The Washinton Post

Anti-Semitism in Germany: Prime your sources, Israel-Iran conflict could make it far worse

Anti-Semitism in Germany: Prime your sources, Israel-Iran conflict could make it far worse

The supreme irony of German anti-Semitism is that it took the horrors of the Holocaust and the near-total destruction of German Jewry to banish it from wholesale public acceptance.

These days, anti-Semitism still has a bad name in Germany, at least under the law. It's illegal there to incite hatred against Jews (and other ethnic and religious groups) or to deny and even minimize the nation’s Nazi-era Holocaust crimes.

But that hasn't been enough to keep anti-Semitism from reemerging in Germany in a big way of late, particularly among the far-right and Muslim immigrants. I’ll say more below, but for now just keep this in mind: the Israel angle.

Germany, of course, isn't the only European nation to fall prey to a re-run of what many over the years have labeled the world’s oldest hatred. Examples abound in the United Kingdom, France, Sweden, Poland, Ukraine, Hungary and elsewhere.

Nor is rising anti-Semitism in the West confined to Europe. It's being more freely expressed in the United States -- remember Charlottesville? -- and in Canada, as well.

By way of illustration, here’s a bit from a recent story from Poland by JTA, the global Jewish news wire service. (Journalists and others with an interest in Jewish-related news should read it regularly; it's free.)

Things went from bad to worse following a row between Poland and Israel over Warsaw passing a law in January that criminalizes blaming the Polish nation for Nazi crimes. The dispute unleashed the worst wave of anti-Semitism since the fall of the Iron Curtain, according to Rafal Pankowski, co-founder of the Polish anti-racism group Never Again.

In the wake of the fight over the law, he told JTA: “In the space of one month, I have seen more anti-Semitic hate speech than in the previous 10 years combined.”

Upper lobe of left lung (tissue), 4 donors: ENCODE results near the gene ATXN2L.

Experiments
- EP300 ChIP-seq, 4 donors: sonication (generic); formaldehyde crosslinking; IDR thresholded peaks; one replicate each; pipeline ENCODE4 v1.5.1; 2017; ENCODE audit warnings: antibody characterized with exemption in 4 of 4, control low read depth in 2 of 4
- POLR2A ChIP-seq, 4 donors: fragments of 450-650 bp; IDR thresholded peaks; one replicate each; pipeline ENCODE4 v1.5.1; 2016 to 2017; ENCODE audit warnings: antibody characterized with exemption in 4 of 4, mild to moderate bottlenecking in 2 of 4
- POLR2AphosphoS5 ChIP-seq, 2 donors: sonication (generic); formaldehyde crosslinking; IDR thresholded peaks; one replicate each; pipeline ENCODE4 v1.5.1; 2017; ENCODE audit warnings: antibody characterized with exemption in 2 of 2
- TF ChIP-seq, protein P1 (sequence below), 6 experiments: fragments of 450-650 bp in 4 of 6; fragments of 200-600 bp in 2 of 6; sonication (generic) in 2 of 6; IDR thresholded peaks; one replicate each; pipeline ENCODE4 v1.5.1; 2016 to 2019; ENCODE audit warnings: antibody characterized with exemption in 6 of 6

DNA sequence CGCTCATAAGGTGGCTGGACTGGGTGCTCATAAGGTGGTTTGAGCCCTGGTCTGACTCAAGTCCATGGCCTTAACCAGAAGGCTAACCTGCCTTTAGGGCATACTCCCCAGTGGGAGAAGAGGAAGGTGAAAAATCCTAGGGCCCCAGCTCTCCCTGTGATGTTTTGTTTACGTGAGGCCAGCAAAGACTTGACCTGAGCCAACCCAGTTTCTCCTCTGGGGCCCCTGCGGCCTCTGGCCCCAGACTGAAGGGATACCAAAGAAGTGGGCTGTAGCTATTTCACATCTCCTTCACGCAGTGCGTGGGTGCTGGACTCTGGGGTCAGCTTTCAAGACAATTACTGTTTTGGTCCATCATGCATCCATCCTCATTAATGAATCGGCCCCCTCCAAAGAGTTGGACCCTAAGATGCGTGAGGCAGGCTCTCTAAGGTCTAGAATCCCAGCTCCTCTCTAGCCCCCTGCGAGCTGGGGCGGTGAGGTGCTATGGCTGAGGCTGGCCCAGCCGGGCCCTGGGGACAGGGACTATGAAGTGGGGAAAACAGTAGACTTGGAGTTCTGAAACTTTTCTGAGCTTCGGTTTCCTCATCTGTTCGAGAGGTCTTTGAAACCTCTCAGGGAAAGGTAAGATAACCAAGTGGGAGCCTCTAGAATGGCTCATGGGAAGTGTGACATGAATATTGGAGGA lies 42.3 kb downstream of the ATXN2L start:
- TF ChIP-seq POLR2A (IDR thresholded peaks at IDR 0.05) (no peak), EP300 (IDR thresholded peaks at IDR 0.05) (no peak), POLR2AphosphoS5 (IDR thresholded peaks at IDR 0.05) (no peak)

Ah, another Israel-angle tease. But first, a personal aside to make my bias clear.

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'Thoughts and prayers': Yet another fight over whether religious faith is 'real' or not

'Thoughts and prayers': Yet another fight over whether religious faith is 'real' or not

Why are so many people mad about the "thoughts and prayers" angle of the tragedy at First Baptist Church in Sutherland Springs, Texas?

That was the question that host Todd Wilken asked at the start of this week's "Crossroads" podcast (click here to tune that in).

The short answer is that many Americans think that "prayers" are not real, if the goal is solving a problem in the real world, while gun-control legislation is "real," since it is linked to government and politics. As I wrote in my national "On Religion" column earlier this week, after interviewing Tim Stewart, a professional editor-writer who who created the "Dictionary of Christianese" website;

It's obvious, explained Stewart, that many Americans believe that this kind of prayer talk after disasters or tragedies is meaningless, a kind of emotional fog that helps public leaders avoid action on tough issues.
It only makes matters worse when these criticisms of "thoughts and prayers" language turn into nasty attacks. After all, millions of believers sincerely think that prayer is the first step to any faithful effort to help others through charity, ministry, political activism or any other strategy in public life.

In other words, this controversy is -- stop and think about it -- another way of looking at the decades of debate among editors and reporters about how and why religion news should or should not be covered in the first place. The bottom line: Politics is "real" and "public," while religious faith is "private" and "spiritual."

I'm not sure why, but I found myself thinking , earlier this week, about a famous event in the life of the man who would become St. Pope John Paul II. It was during his work as an archbishop of Poland, wrestling with the powers that be in the Communist party.

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